The Associated Press quoted Professor David S. Cohen on rape victims' reluctance to report crimes in the wake of an explosive Rolling Stone article about an alleged gang rape at the University of Virginia.
"Rape is an incredibly serious crime that college administrators aren't equipped to handle," Cohen told the AP in an article that appeared Dec. 12 in the Washington Post and other media outlets. "If people don't feel like they can get justice in the system, then they are going to keep it to themselves."
Cohen spoke amid fallout from a Rolling Stone article about an alleged gang rape at UVa that was based chiefly on an unidentified victim's account. Rolling Stone editors took the unusual step Dec. 5 of apologizing for failing to contact the alleged perpetrators before publishing an article that described the alleged crime in detail and took the university to task for its handling of rape on campus.
In a Dec. 7 article in The Chronicle of Higher Education, Cohen had said fallout from the article could set back the rights of victims on college campuses.
The Nov. 19 magazine article had gained widespread attention and sparked soul-searching at the elite university where – victims’ advocates contend – there has been little effort to prosecute perpetrators of sexual violence.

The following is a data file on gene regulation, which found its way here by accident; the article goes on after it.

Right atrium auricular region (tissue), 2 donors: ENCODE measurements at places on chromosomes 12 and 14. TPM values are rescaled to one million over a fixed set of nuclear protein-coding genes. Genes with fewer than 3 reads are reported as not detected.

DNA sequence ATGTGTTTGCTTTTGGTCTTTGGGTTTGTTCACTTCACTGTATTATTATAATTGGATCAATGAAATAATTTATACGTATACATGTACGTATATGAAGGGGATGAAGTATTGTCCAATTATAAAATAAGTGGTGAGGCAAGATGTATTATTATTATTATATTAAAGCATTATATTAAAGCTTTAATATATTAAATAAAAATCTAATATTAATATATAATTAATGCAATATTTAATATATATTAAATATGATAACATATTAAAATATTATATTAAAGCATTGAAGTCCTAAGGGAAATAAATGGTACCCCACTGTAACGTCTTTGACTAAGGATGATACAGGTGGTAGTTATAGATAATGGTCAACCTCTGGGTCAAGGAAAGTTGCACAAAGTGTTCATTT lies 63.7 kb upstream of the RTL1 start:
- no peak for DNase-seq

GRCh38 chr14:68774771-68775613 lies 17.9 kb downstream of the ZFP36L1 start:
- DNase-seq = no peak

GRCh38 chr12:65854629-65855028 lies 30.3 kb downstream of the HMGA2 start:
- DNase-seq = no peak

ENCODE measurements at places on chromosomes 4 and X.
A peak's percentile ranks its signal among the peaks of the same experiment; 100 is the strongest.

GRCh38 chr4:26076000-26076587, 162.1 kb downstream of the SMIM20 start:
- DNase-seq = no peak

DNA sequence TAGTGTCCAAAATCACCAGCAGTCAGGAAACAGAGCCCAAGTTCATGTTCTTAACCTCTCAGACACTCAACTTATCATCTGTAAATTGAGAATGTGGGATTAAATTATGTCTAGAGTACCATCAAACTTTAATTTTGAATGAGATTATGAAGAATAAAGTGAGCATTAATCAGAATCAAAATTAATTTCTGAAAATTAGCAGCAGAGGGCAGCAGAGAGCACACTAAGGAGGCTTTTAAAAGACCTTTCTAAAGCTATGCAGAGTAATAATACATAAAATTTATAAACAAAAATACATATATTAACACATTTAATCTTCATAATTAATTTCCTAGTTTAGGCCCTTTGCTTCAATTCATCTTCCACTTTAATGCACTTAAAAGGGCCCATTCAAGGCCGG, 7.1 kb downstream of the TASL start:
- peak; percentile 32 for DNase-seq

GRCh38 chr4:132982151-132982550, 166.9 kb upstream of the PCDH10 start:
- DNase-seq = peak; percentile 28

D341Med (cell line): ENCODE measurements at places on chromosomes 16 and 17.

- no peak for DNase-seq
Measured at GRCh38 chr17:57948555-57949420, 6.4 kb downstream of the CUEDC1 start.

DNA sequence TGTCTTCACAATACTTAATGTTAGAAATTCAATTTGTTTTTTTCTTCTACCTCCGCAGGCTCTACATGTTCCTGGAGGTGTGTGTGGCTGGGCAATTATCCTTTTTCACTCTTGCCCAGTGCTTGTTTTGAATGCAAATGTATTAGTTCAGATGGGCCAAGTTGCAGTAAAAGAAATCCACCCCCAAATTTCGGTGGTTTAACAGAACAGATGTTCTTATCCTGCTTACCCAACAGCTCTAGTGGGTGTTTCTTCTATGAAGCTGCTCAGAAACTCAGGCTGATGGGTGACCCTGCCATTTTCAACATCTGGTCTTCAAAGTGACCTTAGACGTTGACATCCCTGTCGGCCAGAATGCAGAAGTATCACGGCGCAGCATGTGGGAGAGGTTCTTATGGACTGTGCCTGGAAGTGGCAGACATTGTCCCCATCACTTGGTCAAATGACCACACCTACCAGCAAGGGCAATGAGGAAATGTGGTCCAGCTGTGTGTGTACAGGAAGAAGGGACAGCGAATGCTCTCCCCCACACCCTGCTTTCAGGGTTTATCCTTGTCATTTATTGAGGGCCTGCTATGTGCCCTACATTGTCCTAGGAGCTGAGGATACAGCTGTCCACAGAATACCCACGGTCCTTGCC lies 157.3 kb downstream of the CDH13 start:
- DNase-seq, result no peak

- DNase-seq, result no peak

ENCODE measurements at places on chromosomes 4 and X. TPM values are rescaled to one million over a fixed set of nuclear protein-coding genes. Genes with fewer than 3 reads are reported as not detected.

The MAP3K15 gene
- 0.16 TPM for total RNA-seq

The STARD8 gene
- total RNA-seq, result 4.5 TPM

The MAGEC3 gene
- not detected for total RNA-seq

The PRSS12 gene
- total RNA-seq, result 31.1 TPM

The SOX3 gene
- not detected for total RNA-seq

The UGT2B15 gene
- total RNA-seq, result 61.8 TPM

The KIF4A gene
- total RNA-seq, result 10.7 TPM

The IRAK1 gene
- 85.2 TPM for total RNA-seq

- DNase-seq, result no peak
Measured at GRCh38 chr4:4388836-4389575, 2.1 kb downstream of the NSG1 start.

A Washington Post article noting discrepancies in the Rolling Stone coverage raises the specter that sexual-assault victims will be reluctant to speak up, Cohen told The Chronicle.
“The article read like they were cross-examining a criminal defendant as opposed to listening to someone who clearly experienced a traumatic event in her life,” Cohen said. “I’m very concerned that women on college campuses are going to be afraid that if they come forward, they won’t be believed—and that they’ll be interrogated by college administrators, the police and any news outlets that pick it up.”